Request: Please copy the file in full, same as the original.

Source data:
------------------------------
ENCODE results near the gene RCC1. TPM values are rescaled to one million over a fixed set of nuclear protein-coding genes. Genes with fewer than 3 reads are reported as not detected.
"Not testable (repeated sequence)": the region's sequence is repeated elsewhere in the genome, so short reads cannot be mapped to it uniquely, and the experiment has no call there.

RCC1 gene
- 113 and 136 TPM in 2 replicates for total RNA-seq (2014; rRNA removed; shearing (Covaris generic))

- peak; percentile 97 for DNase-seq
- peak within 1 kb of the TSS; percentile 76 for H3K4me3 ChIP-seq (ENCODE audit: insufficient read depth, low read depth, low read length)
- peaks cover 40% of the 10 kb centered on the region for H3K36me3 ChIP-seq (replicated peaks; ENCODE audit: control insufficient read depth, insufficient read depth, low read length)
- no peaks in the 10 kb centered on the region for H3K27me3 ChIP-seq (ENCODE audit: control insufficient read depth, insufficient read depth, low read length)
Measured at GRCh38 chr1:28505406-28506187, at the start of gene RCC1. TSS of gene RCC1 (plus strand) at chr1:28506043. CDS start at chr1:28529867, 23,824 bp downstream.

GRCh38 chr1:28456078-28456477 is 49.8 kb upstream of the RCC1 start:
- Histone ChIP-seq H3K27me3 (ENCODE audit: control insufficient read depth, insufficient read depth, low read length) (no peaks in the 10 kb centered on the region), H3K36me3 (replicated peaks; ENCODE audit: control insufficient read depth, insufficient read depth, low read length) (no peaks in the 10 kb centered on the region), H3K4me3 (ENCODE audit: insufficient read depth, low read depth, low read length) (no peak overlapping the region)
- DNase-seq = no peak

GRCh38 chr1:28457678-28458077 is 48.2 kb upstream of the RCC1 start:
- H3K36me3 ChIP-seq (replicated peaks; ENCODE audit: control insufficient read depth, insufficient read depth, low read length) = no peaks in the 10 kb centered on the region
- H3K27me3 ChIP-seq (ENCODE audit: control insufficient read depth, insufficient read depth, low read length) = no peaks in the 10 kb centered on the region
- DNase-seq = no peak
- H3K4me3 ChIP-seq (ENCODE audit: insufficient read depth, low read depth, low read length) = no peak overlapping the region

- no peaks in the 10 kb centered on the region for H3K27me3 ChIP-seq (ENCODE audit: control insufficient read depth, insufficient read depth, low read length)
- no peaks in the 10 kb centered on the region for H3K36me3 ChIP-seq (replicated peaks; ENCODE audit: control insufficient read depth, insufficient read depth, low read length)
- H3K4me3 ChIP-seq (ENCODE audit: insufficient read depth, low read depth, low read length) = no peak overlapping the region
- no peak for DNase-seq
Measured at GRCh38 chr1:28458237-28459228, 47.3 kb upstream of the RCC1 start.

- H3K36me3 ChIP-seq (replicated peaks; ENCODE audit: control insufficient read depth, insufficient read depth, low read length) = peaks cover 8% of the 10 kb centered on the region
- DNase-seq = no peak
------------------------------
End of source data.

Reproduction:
ENCODE results near the gene RCC1. TPM values are rescaled to one million over a fixed set of nuclear protein-coding genes. Genes with fewer than 3 reads are reported as not detected.
"Not testable (repeated sequence)": the region's sequence is repeated elsewhere in the genome, so short reads cannot be mapped to it uniquely, and the experiment has no call there.

RCC1 gene
- 113 and 136 TPM in 2 replicates for total RNA-seq (2014; rRNA removed; shearing (Covaris generic))

- peak; percentile 97 for DNase-seq
- peak within 1 kb of the TSS; percentile 76 for H3K4me3 ChIP-seq (ENCODE audit: insufficient read depth, low read depth, low read length)
- peaks cover 40% of the 10 kb centered on the region for H3K36me3 ChIP-seq (replicated peaks; ENCODE audit: control insufficient read depth, insufficient read depth, low read length)
- no peaks in the 10 kb centered on the region for H3K27me3 ChIP-seq (ENCODE audit: control insufficient read depth, insufficient read depth, low read length)
Measured at GRCh38 chr1:28505406-28506187, at the start of gene RCC1. TSS of gene RCC1 (plus strand) at chr1:28506043. CDS start at chr1:28529867, 23,824 bp downstream.

GRCh38 chr1:28456078-28456477 is 49.8 kb upstream of the RCC1 start:
- Histone ChIP-seq H3K27me3 (ENCODE audit: control insufficient read depth, insufficient read depth, low read length) (no peaks in the 10 kb centered on the region), H3K36me3 (replicated peaks; ENCODE audit: control insufficient read depth, insufficient read depth, low read length) (no peaks in the 10 kb centered on the region), H3K4me3 (ENCODE audit: insufficient read depth, low read depth, low read length) (no peak overlapping the region)
- DNase-seq = no peak

GRCh38 chr1:28457678-28458077 is 48.2 kb upstream of the RCC1 start:
- H3K36me3 ChIP-seq (replicated peaks; ENCODE audit: control insufficient read depth, insufficient read depth, low read length) = no peaks in the 10 kb centered on the region
- H3K27me3 ChIP-seq (ENCODE audit: control insufficient read depth, insufficient read depth, low read length) = no peaks in the 10 kb centered on the region
- DNase-seq = no peak
- H3K4me3 ChIP-seq (ENCODE audit: insufficient read depth, low read depth, low read length) = no peak overlapping the region

- no peaks in the 10 kb centered on the region for H3K27me3 ChIP-seq (ENCODE audit: control insufficient read depth, insufficient read depth, low read length)
- no peaks in the 10 kb centered on the region for H3K36me3 ChIP-seq (replicated peaks; ENCODE audit: control insufficient read depth, insufficient read depth, low read length)
- H3K4me3 ChIP-seq (ENCODE audit: insufficient read depth, low read depth, low read length) = no peak overlapping the region
- no peak for DNase-seq
Measured at GRCh38 chr1:28458237-28459228, 47.3 kb upstream of the RCC1 start.

- H3K36me3 ChIP-seq (replicated peaks; ENCODE audit: control insufficient read depth, insufficient read depth, low read length) = peaks cover 8% of the 10 kb centered on the region
- DNase-seq = no peak